The Public Utilities Commission of Nevada established biennial targets for NV Energy Inc.'s procurement of energy storage systems, starting at 100 MW by the end of 2020 and increasing to 1,000 MW by the end of 2030.
In accordance with a state law passed in 2017 as Senate Bill 204, the targets in the regulation the PUC adopted March 12 are goals, not mandates. The regulation also establishes the types of energy storage systems that may be used. S.B. 204 was passed with support from NV Energy after lawmakers clarified that they were requiring the commission to set targets, not requirements, for electric utilities to procure energy storage systems and then only if doing so would provide ratepayers with more benefits than costs.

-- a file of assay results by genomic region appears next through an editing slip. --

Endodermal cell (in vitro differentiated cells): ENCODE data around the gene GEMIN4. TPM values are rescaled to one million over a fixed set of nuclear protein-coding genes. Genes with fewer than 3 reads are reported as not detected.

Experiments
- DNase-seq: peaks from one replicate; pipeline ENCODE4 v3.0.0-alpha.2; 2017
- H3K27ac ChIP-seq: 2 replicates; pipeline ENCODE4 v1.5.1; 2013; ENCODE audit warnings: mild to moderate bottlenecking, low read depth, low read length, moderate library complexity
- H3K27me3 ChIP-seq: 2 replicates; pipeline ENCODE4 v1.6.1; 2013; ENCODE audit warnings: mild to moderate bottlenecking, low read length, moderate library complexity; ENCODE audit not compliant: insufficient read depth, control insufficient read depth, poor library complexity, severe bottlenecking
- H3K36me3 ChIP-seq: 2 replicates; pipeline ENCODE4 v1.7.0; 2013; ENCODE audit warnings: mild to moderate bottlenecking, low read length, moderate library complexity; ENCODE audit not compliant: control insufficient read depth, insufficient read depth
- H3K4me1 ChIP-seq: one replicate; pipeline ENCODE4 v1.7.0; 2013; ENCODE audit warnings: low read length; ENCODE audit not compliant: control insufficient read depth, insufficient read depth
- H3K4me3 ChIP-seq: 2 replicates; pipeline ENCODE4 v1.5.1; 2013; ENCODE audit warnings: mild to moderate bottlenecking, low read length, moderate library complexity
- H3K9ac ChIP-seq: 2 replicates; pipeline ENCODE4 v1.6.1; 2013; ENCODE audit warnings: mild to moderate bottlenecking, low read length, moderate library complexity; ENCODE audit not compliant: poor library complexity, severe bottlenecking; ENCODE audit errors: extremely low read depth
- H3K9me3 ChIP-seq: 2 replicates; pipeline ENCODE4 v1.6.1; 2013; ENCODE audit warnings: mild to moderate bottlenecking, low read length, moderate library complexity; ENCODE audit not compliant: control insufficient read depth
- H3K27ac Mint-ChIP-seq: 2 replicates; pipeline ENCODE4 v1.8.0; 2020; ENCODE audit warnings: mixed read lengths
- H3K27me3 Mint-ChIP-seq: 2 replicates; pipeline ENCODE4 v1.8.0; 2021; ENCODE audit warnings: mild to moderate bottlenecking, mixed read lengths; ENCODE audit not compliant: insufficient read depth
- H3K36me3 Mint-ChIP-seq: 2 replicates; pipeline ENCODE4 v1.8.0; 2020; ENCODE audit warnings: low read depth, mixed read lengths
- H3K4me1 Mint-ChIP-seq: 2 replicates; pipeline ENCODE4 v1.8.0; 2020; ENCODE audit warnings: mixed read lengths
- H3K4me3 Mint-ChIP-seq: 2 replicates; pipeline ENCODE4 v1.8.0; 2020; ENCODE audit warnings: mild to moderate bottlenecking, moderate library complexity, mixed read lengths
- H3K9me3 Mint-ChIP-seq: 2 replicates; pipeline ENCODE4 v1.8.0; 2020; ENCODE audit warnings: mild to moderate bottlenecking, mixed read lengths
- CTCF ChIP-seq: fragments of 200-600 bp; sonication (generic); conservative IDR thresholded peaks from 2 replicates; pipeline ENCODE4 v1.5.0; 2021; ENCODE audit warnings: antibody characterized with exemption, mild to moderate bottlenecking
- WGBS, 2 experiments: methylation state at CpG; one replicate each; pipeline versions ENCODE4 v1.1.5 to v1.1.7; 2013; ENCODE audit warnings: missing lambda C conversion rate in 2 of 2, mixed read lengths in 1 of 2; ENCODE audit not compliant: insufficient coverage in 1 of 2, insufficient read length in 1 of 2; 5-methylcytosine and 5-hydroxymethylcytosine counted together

The regulation requires NV Energy, a Berkshire Hathaway Energy subsidiary, to consider the targets in its integrated resource plans. The biennial targets basically are for incremental increases of 200 MW.
Even before the regulation was passed, NV Energy began taking actions to support the expansion of solar-plus-storage projects in Nevada as the combination of low-cost solar farms and lithium-ion batteries spur development of large projects in the state. Those actions include reaching a deal with Google LLC for a 250-MW to 280-MW storage project and entering into contracts for an additional 590 MW of battery storage.
NV Energy filed a draft regulation with the commission in September 2019 after working with the state Bureau of Consumer Protection, Able Grid Energy Solutions Inc., Tesla Inc., the Energy Storage Association, Western Resource Advocates and other parties.